The main monument in Ovaro is the Pieve of Santa Maria di Gorto (read below), but there are also other important sites. Palazzo Micoli-Toscano is in the hamlet of Mione, which – with nearby Luint – is also notable for its vernacular architecture (see image above). This imposing building was erected by the architect Bassi in 1836 for one of the noble families of the area – the Micoli-Toscano – and it is known today as “Casa delle Cento Finestre” (‘House of the Hundred Windows’; described below) for its massive appearance and its panoramic location, almost suspended above the Ovaro basin. Because of its cubical form, it is quite a landmark even when seen from a long distance – but more than anything, perhaps, for its characteristic green, glazed tiles (see picture below).
The Casa da Corte – in the hamlet of Ovasta – is a typical example of Carnian vernacular architecture dating to the 17th century, while in the locality of Baus there is an old mill – still functioning – where one can admire, in the right season, the traditional way of grinding corn.
A few sites in Ovaro are connected with the initiative of Carnia Musei, such as the Museum of the Pieve of Santa Maria, the Museum of Wood and the Venetian Sawmill in Aplis, and the "Miniera (coalmine) of Cludinico".
All three of them are described in more detail below; there is also a dedicated page for the Museum of Wood and the Venetian Sawmill in Aplis.
The Pieve and Museum of Santa Maria
The Pieve of Santa Maria di Gorto (portrayed above) is situated on a hill where, according to some sources, a ‘castelliere’ (fortified castle) existed since Pre-Roman times, and after that a military outpost. The toponym ‘Gorto’ is of Celtic origin, and apparently designates an ‘enclosed, protected site’. This may be a reference to the jurisdiction of the church, as the territory covered by the ancient Pieve was at once quite extensive and reached as far as Sappada, including the Val Pesarina and the Valcalda. This church is first mentioned in documents dating 1299, but its origins are likely to be much older – as demonstrated by the finds of some fragments of statues that can be referred to a site of worship dating probably to the 8th century AD.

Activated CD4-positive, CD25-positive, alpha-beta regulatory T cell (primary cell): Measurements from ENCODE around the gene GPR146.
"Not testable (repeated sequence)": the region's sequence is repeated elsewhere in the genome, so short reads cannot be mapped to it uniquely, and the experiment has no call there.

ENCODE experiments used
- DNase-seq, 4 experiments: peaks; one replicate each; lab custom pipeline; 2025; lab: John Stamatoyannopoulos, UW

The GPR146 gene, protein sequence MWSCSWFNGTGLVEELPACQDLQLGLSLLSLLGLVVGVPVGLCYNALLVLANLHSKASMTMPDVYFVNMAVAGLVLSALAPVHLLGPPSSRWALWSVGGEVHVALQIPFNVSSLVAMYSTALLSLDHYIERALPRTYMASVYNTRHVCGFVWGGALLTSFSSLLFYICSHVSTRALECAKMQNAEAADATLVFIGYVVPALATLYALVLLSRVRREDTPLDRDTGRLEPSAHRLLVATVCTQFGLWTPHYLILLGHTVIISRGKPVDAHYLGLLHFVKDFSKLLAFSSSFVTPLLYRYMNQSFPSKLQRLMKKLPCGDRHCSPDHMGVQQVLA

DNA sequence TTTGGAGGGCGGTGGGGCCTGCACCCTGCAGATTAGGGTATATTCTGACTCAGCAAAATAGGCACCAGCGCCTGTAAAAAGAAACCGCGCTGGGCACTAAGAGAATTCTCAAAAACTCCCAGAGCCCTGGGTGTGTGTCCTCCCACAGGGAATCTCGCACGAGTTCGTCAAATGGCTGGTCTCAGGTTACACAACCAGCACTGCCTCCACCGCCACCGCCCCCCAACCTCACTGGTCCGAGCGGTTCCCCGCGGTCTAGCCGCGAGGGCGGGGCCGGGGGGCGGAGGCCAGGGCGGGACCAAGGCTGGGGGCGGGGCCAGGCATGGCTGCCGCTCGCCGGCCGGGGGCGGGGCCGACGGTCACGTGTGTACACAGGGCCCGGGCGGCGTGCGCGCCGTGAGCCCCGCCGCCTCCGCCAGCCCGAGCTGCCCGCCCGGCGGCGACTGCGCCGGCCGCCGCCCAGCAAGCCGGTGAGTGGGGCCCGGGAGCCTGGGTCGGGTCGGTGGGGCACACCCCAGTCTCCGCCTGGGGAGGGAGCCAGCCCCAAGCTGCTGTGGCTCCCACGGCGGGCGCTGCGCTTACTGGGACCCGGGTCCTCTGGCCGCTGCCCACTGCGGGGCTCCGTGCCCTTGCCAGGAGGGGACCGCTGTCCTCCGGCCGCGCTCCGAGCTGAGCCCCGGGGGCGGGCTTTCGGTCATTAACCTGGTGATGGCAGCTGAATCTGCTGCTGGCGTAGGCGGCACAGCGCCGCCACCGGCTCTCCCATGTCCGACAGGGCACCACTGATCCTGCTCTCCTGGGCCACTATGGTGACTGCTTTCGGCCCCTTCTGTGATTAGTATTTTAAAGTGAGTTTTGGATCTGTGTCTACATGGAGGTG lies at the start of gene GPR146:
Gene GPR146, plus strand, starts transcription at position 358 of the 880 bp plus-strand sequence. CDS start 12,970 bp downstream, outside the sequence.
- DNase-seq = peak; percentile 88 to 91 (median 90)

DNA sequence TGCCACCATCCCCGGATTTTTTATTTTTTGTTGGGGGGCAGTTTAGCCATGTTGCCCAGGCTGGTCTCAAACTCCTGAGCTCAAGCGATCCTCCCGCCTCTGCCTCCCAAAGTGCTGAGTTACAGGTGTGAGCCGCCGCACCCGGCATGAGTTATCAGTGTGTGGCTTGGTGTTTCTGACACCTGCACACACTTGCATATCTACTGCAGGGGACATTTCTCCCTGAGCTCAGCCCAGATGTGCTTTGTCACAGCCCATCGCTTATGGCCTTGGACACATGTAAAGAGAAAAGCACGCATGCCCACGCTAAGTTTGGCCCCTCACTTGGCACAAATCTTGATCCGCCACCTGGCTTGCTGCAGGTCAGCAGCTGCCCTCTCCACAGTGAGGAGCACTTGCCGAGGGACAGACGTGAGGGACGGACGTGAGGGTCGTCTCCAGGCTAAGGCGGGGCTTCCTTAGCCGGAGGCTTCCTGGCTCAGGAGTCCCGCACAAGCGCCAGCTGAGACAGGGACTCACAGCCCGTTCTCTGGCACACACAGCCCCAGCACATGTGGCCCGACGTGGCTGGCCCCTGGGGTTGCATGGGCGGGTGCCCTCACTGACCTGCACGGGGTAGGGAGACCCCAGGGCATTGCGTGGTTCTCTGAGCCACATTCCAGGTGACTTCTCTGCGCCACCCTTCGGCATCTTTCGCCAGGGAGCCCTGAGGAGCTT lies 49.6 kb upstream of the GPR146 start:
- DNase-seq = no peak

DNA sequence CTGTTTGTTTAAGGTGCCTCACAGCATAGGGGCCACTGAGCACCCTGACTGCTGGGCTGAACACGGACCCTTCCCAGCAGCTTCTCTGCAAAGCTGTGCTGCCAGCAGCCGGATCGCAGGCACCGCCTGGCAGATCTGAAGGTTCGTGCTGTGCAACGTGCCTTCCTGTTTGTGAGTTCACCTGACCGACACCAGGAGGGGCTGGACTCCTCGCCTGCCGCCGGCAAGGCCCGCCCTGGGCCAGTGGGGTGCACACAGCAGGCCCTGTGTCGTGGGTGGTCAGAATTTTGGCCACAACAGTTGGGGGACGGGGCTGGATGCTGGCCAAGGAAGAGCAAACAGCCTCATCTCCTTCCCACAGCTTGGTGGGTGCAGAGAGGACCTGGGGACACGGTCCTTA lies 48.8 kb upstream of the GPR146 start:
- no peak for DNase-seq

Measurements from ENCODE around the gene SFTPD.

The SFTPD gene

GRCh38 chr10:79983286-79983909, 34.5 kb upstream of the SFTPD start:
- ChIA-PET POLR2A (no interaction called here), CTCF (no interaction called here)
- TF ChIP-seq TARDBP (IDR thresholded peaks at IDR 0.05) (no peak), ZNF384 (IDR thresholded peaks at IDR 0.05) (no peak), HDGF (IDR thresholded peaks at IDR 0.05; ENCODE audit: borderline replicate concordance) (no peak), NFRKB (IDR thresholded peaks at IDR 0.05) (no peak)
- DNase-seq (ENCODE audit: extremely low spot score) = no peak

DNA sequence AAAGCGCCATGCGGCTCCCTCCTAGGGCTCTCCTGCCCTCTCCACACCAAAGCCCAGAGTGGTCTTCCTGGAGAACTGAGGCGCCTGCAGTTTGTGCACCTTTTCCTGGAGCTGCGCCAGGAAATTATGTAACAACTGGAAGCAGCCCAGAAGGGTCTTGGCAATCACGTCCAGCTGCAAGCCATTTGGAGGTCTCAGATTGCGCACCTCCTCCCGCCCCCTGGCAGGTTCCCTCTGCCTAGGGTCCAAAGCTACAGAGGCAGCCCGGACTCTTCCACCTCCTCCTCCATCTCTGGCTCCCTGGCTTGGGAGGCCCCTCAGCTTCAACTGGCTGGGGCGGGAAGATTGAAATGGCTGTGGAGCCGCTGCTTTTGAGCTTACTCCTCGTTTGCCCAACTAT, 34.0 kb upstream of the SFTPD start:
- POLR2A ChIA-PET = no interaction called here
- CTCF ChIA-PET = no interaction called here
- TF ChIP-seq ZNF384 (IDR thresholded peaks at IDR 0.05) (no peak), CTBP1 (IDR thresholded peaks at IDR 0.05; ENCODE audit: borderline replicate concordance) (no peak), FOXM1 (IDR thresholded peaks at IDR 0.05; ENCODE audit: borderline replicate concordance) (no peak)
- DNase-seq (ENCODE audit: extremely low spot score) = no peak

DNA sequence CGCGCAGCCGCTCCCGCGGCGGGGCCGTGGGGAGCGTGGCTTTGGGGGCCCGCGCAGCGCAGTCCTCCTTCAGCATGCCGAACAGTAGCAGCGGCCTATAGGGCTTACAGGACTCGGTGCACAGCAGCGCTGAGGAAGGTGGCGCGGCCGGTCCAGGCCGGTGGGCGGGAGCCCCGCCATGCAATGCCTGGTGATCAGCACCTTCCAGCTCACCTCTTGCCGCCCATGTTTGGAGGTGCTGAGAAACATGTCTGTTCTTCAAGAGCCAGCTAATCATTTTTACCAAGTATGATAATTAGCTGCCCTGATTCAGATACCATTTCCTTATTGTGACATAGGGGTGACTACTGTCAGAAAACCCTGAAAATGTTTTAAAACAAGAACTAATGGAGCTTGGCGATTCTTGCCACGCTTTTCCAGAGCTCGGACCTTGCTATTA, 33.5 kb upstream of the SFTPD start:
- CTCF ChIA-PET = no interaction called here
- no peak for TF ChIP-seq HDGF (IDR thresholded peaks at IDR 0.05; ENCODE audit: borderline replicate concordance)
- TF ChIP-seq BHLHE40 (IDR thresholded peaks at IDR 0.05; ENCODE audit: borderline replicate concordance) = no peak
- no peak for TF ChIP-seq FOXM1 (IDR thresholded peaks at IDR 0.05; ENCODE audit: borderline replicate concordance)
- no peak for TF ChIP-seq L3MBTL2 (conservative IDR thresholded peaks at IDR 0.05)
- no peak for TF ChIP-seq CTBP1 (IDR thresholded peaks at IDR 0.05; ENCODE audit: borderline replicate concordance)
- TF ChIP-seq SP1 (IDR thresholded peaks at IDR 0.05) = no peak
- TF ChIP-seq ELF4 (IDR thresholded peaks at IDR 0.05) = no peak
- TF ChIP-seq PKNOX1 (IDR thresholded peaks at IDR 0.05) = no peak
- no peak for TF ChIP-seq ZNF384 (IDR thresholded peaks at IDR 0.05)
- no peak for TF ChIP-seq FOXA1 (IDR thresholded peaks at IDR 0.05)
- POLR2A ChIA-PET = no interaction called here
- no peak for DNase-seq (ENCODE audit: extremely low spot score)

The Pieve of Santa Maria was thought for long to be the most ancient building in the valley, but recent excavations by the small church of San Martino (north of town) have demonstrated that on this site existed a Paleo-Christian site of worship dating to the 5th century. That was most likely the location of the original Pieve, which was moved on a hilltop position only at a later stage for fear of foreign invasions and raids. Tradition has it that the new Pieve was built on the site – and with the material – of the dismantled Castle of Agrons.
On the same hilltop location where the Pieve of Santa Maria is now, at one time three other small churches existed, and they were later destroyed after being damaged by the 1700 earthquake; as a result, the Pieve was reconstructed and enlarged, finally taking the shape that we still see today. Damaging fires were certainly not a novelty for the valley; the church had already been devastated in 1370 and 1430, when it was first reconstructed (between 1430 and 1464).
The Pieve of Santa Maria presents itself today as a basilica with three naves that still host some important antiquities and works of art – such as frescoes dating to the 12-13th centuries, displaying the evangelical Parable of the Ten Virgins. There is a rich collection of artistic and liturgical items, and the archive is also worth mentioning, as it contains 140 medieval parchments – which bear testimony to the high consideration in which this building was held since ancient times.
In order to find a suitable location for these precious items – as well as for making some of them available for the public to see – a small museum was opened in 1973, hosted in a space beside the church. It is called “Museu da Plef” (‘Museum of the Pieve’), and it is composed of several sections, plus a Lapidarium. The most ancient piece in the archaeological section is the so-called “Lavara di Cjanaia”, which is a fragment of Pre-Roman tombstone with an inscription that has not yet been fully deciphered, but may be of Etruscan – or possibly Venetian – origin (that is, referred to the ancient people of the Veneti).